New Robotic Mannequins Are Making A Splash In South Korea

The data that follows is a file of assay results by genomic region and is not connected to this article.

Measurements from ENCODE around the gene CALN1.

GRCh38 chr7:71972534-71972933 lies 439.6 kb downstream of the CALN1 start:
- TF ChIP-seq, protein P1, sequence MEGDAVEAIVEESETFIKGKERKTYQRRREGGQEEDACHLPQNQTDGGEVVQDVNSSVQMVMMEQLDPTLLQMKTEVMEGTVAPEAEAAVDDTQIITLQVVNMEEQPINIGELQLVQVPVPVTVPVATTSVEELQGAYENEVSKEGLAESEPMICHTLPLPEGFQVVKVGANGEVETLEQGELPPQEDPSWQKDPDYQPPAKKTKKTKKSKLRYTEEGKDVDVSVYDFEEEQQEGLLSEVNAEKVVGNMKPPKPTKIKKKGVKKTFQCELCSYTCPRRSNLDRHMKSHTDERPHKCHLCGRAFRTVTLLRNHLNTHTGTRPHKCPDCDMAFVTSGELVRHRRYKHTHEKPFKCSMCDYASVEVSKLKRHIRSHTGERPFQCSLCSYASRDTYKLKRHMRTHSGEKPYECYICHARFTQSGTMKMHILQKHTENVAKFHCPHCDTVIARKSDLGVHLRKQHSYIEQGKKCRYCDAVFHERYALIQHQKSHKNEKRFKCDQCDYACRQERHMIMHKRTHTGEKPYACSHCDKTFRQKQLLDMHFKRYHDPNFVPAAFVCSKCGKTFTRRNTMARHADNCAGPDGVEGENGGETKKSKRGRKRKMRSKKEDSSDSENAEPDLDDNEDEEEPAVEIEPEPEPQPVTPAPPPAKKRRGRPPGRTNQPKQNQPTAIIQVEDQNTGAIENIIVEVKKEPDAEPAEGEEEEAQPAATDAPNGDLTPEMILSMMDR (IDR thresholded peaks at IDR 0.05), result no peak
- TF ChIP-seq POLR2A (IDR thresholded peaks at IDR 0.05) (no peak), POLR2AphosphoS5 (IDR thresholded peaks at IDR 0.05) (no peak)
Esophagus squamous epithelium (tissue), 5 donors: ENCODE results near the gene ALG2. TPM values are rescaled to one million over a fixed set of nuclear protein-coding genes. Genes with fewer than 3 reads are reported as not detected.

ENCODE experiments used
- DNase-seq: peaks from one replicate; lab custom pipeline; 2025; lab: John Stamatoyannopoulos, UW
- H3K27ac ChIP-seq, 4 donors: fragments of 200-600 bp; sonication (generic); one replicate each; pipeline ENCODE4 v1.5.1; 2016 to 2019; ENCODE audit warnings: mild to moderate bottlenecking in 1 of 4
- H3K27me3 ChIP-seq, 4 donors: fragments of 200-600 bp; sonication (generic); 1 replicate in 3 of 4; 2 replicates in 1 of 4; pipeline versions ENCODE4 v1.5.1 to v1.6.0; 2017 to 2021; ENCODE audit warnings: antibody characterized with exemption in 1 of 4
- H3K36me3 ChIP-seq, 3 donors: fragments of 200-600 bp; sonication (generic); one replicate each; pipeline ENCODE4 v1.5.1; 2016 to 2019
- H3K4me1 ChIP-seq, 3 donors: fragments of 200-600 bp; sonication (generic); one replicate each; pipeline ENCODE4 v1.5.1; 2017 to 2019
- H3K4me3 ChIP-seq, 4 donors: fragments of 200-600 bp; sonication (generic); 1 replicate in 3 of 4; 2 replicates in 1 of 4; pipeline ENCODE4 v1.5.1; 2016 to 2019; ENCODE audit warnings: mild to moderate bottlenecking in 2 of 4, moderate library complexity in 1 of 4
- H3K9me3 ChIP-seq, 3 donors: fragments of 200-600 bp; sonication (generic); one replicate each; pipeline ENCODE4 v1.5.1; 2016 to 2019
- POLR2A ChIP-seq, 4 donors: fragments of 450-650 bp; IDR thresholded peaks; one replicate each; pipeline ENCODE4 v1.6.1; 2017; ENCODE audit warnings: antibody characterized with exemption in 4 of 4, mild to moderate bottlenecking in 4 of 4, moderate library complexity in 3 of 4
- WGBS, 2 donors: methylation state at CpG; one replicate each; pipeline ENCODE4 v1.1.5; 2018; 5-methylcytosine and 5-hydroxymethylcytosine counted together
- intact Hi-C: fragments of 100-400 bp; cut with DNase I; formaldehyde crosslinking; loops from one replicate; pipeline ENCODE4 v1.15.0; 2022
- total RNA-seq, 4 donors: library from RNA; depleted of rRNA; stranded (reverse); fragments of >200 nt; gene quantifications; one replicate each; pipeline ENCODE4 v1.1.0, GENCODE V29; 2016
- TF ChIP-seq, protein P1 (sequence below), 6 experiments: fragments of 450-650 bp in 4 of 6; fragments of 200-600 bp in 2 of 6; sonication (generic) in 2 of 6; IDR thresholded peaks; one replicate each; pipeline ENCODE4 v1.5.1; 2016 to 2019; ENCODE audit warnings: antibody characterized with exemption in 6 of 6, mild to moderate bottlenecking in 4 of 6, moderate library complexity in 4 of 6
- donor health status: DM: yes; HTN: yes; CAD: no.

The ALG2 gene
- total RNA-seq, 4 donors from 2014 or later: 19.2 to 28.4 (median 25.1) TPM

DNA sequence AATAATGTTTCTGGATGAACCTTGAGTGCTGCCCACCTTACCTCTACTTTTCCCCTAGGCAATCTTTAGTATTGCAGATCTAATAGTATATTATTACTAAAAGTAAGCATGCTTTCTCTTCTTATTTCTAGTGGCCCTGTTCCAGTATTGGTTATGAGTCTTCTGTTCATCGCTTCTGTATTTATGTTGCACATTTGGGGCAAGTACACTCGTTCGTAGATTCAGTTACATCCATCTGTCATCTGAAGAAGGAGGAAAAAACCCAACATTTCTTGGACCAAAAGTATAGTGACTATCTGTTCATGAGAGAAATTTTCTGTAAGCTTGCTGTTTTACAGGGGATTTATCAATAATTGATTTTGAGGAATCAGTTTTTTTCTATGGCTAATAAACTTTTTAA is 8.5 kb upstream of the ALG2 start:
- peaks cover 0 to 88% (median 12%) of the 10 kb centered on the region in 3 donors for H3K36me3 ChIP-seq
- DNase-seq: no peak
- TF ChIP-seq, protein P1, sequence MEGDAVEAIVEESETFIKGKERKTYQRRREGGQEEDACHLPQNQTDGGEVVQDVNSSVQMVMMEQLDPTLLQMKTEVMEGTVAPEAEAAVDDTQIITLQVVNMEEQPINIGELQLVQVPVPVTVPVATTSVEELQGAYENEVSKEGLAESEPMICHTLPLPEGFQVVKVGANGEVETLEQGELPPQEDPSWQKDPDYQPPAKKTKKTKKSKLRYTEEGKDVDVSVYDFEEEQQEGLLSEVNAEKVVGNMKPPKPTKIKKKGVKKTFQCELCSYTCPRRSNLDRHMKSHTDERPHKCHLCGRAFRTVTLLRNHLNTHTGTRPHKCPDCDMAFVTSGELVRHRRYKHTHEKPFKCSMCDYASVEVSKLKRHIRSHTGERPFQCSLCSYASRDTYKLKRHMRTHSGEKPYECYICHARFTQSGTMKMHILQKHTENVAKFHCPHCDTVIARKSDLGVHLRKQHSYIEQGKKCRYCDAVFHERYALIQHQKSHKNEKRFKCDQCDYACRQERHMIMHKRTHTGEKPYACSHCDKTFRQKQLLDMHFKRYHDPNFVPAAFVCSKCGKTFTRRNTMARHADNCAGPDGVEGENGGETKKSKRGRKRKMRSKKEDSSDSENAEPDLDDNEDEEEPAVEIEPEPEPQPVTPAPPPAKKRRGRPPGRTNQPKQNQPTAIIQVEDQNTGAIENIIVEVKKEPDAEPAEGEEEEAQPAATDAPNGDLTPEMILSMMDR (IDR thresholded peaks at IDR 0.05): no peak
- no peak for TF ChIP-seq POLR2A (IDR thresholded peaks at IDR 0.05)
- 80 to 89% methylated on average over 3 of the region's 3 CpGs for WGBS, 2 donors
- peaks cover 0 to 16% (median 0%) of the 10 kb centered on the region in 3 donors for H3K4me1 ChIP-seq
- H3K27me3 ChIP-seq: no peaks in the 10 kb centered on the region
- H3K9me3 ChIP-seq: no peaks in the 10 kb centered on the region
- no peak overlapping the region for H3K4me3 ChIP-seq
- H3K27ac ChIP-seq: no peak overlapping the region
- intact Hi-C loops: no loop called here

Robotic mannequins have gained great popularity in Japan since 2001, when Tatsuya Matsui from the Flower Robotics, SGI, developed one called Palette. In 2008 the New Industry Research Organization Kobe designed its own robotic mannequin that can move its neck, waist, and limbs. The main problem with robotic mannequins is, that they are much more expensive, if compared to the out-of-date models. South Korea’s IMD Communications has lately unveiled a new robotic mannequin, presented in three variants, each named after an Indian goddess and having its own modeling behavior. Endrani featuring elegance, Dipani emphasizing women’s confidence and creativity, and Marian symbolizing strength and dynamics are booming at the test locations. Beside drawing customers’ attention, these mannequins can move limbs, thus making it easier for store assistants to dress and undress them. Taking into account the added expense, it looks as if the robots will be displayed only at chic boutiques, but they’re already making a splash with customers. Another team of researchers at the Korea Institute of Science and Technology are working on a simple upper-body mannequin called iMate, that uses a Microsoft Kinect sensor to copy the arm movements of people standing in front of it.